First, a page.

Living today is more expensive than ever before, practically necessitating the American middle class to pick up a second job in order to actually be able to make ends meet. A great number of families, however, simply don't have time. Between caring for the kids and finding a few hours to sleep, there's practically nothing left for the commute to and from a part-time job that may take up an additional six hours or more of your day, not to mention the weekend.
The internet has opened up a plethora of income-generating opportunities for making more money, from selling items online to working on a contract basis. In fact, there's a good chance that the hobby you enjoy so much could turn into a very enjoyable second income. Some have found so much success, in fact, that they have been able to make their hobby income their primary income.
Opportunities for making extra money online are most plentiful in reselling items. From antiques to craft projects, there are numerous opportunities to sell goods on the internet. There are, however, a few things that you have to keep in mind. The first is that you can't duck income taxes because you're just making a few bucks on the side. The second is that by selling online, you'll have to put more thought into security, both at home and with your personal financial information. Putting yourself out there as a seller opens you up to identity theft and fraud that could quickly decimate both your personal and business finances.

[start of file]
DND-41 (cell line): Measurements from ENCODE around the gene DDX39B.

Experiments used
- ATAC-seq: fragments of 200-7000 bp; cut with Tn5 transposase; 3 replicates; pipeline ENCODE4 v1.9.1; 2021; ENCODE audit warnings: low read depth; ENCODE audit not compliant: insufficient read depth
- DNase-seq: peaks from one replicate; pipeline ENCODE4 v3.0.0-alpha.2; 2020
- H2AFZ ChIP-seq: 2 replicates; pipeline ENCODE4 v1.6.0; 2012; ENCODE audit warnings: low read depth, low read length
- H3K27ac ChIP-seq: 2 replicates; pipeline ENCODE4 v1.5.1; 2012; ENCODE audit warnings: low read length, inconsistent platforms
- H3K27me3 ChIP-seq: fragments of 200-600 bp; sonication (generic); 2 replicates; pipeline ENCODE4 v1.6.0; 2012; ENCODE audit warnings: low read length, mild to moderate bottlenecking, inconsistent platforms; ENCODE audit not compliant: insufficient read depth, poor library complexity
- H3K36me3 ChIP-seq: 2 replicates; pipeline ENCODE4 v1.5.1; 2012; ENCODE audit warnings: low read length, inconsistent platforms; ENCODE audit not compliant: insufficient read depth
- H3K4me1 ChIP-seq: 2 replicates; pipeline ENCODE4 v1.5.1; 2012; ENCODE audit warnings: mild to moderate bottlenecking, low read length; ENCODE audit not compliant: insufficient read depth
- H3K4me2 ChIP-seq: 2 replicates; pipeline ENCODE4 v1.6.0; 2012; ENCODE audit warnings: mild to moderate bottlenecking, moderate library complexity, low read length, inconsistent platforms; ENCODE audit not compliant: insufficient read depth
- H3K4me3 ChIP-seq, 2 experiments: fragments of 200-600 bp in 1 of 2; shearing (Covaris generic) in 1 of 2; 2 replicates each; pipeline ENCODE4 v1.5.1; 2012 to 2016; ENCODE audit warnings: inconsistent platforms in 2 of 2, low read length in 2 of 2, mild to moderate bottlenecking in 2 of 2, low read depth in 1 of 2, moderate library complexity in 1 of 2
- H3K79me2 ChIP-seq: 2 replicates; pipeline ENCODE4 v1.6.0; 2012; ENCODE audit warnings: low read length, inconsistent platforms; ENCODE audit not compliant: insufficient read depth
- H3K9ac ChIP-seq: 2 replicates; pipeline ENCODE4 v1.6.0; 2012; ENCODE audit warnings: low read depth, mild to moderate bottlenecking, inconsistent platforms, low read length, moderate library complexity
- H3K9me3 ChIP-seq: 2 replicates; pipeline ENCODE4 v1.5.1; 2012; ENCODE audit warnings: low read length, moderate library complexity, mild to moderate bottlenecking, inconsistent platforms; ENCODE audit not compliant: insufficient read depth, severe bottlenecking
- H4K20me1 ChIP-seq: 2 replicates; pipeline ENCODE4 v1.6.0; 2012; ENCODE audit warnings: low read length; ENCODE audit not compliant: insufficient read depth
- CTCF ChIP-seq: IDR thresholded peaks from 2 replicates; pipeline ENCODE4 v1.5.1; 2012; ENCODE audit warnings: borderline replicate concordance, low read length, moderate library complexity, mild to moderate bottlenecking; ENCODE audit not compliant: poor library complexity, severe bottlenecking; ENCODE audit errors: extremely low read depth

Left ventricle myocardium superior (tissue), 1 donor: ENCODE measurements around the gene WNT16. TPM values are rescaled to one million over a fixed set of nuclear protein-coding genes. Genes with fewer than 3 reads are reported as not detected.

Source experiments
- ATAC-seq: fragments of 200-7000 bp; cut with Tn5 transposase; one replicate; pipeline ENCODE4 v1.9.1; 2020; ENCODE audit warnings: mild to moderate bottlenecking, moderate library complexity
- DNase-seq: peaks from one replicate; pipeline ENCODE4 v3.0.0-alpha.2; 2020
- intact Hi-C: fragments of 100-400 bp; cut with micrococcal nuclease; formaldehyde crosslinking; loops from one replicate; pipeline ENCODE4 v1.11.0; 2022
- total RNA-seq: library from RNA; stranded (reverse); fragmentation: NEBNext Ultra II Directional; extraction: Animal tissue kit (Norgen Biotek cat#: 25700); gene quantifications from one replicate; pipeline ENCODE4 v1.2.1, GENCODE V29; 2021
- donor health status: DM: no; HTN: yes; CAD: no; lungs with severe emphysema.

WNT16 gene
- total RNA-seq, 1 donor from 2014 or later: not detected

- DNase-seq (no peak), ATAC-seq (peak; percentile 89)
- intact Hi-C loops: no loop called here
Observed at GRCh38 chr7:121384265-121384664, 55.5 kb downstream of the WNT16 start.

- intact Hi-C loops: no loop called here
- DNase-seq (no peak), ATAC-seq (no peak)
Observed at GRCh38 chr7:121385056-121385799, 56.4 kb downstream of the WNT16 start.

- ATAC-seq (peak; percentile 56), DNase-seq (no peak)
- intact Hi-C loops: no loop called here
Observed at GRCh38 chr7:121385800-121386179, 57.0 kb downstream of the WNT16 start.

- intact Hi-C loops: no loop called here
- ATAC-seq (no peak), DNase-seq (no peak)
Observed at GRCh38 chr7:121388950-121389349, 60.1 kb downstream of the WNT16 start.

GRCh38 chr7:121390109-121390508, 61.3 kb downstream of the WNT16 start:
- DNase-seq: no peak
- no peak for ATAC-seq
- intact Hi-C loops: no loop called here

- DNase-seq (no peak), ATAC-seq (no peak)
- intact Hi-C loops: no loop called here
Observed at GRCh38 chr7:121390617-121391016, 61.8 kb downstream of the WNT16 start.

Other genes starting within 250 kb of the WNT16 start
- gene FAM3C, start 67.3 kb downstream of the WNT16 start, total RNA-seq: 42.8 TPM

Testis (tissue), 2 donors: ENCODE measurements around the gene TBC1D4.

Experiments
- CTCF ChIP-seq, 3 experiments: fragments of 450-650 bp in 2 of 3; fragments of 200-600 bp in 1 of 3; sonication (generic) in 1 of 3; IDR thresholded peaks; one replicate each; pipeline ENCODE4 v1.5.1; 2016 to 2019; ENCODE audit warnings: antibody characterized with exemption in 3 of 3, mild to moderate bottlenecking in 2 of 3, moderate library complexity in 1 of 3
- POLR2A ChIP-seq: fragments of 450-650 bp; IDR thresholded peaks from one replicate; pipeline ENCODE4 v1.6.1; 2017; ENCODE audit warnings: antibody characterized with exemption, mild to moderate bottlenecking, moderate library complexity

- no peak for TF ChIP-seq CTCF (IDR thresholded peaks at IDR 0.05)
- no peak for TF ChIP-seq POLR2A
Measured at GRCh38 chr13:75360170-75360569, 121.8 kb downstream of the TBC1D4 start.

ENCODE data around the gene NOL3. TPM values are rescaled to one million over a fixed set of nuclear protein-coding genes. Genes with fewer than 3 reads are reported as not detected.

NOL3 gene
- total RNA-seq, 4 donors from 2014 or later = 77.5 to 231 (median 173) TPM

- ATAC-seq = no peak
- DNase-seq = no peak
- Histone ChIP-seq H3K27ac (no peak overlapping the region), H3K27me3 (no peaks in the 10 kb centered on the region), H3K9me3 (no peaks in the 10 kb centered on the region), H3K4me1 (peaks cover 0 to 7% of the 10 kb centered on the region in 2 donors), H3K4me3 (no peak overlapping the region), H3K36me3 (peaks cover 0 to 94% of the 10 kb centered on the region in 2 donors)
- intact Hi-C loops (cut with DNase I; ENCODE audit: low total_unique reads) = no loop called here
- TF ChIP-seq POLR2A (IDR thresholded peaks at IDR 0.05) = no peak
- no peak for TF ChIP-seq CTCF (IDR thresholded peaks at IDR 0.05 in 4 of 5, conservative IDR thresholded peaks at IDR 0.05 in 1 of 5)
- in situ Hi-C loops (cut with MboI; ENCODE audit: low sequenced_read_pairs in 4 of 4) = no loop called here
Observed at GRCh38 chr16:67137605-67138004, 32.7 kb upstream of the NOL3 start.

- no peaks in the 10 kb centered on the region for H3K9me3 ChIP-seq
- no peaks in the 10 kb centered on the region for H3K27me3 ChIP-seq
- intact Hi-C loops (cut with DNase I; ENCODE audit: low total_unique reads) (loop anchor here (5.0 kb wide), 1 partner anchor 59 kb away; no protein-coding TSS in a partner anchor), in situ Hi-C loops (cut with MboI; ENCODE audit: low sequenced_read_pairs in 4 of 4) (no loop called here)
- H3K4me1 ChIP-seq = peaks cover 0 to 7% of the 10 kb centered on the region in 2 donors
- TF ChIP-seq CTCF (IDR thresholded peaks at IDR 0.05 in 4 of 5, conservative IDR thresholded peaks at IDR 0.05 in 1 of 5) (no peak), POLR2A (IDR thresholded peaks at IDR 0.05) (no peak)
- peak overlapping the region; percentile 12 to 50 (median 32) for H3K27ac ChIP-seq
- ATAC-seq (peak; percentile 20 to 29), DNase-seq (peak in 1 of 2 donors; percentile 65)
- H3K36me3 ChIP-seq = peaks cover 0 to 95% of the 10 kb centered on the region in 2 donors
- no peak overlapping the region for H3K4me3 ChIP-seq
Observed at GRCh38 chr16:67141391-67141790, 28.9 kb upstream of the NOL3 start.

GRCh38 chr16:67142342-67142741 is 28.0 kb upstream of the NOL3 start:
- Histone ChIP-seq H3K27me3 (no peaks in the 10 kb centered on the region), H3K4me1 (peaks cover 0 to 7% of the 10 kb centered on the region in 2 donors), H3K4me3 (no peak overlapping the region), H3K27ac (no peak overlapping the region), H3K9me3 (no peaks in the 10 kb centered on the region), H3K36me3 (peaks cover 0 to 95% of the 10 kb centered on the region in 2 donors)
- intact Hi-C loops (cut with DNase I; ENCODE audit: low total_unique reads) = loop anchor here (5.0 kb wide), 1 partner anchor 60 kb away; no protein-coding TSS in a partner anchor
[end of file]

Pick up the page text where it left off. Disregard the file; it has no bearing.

Income taxes are generally reported through your payment options. Because Paypal is the number one way of accepting payments, the IRS has come up with a way of tracking the payments made through them. If your sales exceed $20,000 per year, or you have more than 200 transactions, you'll be issued a “Paypal 1099.”
Marginally less numerous and somewhat more difficult to find are contract opportunities. If you have a specialty such as computer programming or technical writing, there are numerous opportunities out there within your field. Although you won't technically be holding a second “job” in the strictest sense, it does allow you the freedom of working on your own schedule while not having to commute or keep an inventory of product in your garage.
In order to find contract opportunities, try checking with the companies in your area to find out if they're outsourcing. If they are, there's no reason you can't throw your hat in the ring. Usually, all it takes is picking up the phone and asking. For specific online opportunities, check the trade journals from your profession to find websites that pay for contract work or act as middlemen.
Although it isn't very easy to get started, you'll find before long that with just a little dedication, you can avoid having to drag yourself home past midnight working for a kid younger than your own kid. After all, it's like they say, There's nothing quite like running your own business, even if it is a part-time gig!